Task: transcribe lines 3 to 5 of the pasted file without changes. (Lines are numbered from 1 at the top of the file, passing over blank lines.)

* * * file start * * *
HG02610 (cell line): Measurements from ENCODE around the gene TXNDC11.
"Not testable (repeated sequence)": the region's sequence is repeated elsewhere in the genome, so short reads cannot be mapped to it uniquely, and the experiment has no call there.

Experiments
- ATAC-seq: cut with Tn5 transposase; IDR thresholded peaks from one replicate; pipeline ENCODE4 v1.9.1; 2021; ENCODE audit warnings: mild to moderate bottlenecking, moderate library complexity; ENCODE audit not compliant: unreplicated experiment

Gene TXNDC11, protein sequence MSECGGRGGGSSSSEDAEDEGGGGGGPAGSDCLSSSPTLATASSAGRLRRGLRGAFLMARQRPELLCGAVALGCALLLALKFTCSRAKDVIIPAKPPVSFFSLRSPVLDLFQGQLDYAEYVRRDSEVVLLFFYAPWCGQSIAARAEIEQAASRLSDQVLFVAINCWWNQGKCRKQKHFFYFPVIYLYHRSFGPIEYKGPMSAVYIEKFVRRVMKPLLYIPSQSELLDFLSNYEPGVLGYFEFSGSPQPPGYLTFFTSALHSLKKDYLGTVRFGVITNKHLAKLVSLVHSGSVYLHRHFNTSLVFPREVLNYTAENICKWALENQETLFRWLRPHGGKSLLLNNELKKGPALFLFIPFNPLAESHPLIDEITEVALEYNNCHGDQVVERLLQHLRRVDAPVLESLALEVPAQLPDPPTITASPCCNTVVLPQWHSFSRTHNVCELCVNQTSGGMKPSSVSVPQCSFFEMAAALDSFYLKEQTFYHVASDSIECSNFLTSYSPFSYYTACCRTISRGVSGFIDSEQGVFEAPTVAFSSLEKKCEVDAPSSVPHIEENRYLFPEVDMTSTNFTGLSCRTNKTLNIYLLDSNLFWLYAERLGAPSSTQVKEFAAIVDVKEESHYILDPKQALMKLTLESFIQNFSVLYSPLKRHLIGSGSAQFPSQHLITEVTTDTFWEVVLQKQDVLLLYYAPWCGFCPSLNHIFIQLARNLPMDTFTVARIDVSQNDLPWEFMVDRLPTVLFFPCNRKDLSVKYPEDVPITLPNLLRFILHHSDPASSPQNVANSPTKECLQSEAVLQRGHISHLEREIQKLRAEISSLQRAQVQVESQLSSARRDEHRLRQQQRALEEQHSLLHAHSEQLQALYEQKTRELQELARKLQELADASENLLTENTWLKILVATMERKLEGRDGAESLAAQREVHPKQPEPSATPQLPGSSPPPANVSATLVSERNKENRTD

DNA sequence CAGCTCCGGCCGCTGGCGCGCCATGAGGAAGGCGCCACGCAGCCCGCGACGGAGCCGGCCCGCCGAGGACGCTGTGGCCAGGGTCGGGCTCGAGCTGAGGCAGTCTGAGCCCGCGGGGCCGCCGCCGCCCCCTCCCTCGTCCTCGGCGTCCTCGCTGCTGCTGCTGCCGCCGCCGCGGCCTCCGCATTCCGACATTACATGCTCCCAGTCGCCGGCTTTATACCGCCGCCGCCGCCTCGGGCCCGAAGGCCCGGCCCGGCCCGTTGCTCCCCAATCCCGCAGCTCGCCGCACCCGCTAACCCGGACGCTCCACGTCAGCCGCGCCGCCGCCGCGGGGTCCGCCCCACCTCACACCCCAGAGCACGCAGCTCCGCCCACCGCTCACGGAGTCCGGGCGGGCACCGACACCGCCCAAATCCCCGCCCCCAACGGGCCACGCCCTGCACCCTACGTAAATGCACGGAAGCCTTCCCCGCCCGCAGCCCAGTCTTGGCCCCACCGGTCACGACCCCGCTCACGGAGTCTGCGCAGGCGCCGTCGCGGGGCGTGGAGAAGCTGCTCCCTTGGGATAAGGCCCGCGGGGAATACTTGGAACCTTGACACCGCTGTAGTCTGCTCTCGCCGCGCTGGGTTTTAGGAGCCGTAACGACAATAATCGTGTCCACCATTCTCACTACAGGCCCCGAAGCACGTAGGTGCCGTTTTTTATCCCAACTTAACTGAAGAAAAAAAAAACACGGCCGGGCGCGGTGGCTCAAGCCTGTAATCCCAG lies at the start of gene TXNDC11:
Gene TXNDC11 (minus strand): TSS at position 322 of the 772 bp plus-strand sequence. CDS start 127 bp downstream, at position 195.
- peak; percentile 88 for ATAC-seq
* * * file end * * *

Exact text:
Experiments
- ATAC-seq: cut with Tn5 transposase; IDR thresholded peaks from one replicate; pipeline ENCODE4 v1.9.1; 2021; ENCODE audit warnings: mild to moderate bottlenecking, moderate library complexity; ENCODE audit not compliant: unreplicated experiment

Gene TXNDC11, protein sequence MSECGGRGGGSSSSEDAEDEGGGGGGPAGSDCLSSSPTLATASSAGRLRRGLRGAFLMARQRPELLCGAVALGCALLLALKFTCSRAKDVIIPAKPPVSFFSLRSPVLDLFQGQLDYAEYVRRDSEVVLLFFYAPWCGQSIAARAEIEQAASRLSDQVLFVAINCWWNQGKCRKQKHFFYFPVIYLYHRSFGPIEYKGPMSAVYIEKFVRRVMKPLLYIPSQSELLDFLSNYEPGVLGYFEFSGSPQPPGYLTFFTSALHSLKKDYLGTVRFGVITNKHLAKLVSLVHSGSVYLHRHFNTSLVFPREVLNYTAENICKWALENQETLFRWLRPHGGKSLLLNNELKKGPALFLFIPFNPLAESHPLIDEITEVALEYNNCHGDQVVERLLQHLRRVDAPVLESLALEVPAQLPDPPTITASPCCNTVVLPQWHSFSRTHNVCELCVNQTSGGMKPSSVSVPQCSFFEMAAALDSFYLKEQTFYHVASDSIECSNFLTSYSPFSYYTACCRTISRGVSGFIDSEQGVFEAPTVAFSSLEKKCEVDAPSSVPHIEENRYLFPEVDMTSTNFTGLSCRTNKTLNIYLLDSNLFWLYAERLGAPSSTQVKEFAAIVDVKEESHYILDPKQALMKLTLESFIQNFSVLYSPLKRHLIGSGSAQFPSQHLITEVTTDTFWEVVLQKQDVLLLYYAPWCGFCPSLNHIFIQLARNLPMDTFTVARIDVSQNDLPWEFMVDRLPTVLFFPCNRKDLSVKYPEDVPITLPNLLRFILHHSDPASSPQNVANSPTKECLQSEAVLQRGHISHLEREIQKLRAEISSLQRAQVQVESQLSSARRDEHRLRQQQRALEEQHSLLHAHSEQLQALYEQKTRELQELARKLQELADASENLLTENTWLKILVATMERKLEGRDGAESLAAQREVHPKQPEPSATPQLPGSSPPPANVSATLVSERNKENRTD